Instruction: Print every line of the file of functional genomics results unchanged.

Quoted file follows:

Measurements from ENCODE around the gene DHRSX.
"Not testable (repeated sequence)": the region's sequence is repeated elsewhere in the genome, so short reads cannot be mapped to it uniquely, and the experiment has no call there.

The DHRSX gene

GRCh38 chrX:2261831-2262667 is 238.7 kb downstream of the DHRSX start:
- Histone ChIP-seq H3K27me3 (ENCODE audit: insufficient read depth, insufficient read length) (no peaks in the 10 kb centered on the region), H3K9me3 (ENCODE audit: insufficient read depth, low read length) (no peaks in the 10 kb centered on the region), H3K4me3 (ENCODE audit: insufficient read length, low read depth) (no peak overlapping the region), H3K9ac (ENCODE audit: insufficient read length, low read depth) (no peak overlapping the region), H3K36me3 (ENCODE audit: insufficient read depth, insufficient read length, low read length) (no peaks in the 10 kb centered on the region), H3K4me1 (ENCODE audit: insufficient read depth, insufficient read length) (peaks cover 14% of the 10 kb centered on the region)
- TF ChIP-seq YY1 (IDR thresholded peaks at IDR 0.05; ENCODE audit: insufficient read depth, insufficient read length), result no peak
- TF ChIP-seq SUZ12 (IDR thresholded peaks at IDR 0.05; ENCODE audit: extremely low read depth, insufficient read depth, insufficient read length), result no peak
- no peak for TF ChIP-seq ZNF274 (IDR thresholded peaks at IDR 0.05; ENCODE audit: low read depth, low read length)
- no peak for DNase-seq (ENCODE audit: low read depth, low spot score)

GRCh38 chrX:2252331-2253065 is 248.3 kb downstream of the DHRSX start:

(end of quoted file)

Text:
Measurements from ENCODE around the gene DHRSX.
"Not testable (repeated sequence)": the region's sequence is repeated elsewhere in the genome, so short reads cannot be mapped to it uniquely, and the experiment has no call there.

The DHRSX gene

GRCh38 chrX:2261831-2262667 is 238.7 kb downstream of the DHRSX start:
- Histone ChIP-seq H3K27me3 (ENCODE audit: insufficient read depth, insufficient read length) (no peaks in the 10 kb centered on the region), H3K9me3 (ENCODE audit: insufficient read depth, low read length) (no peaks in the 10 kb centered on the region), H3K4me3 (ENCODE audit: insufficient read length, low read depth) (no peak overlapping the region), H3K9ac (ENCODE audit: insufficient read length, low read depth) (no peak overlapping the region), H3K36me3 (ENCODE audit: insufficient read depth, insufficient read length, low read length) (no peaks in the 10 kb centered on the region), H3K4me1 (ENCODE audit: insufficient read depth, insufficient read length) (peaks cover 14% of the 10 kb centered on the region)
- TF ChIP-seq YY1 (IDR thresholded peaks at IDR 0.05; ENCODE audit: insufficient read depth, insufficient read length), result no peak
- TF ChIP-seq SUZ12 (IDR thresholded peaks at IDR 0.05; ENCODE audit: extremely low read depth, insufficient read depth, insufficient read length), result no peak
- no peak for TF ChIP-seq ZNF274 (IDR thresholded peaks at IDR 0.05; ENCODE audit: low read depth, low read length)
- no peak for DNase-seq (ENCODE audit: low read depth, low spot score)

GRCh38 chrX:2252331-2253065 is 248.3 kb downstream of the DHRSX start: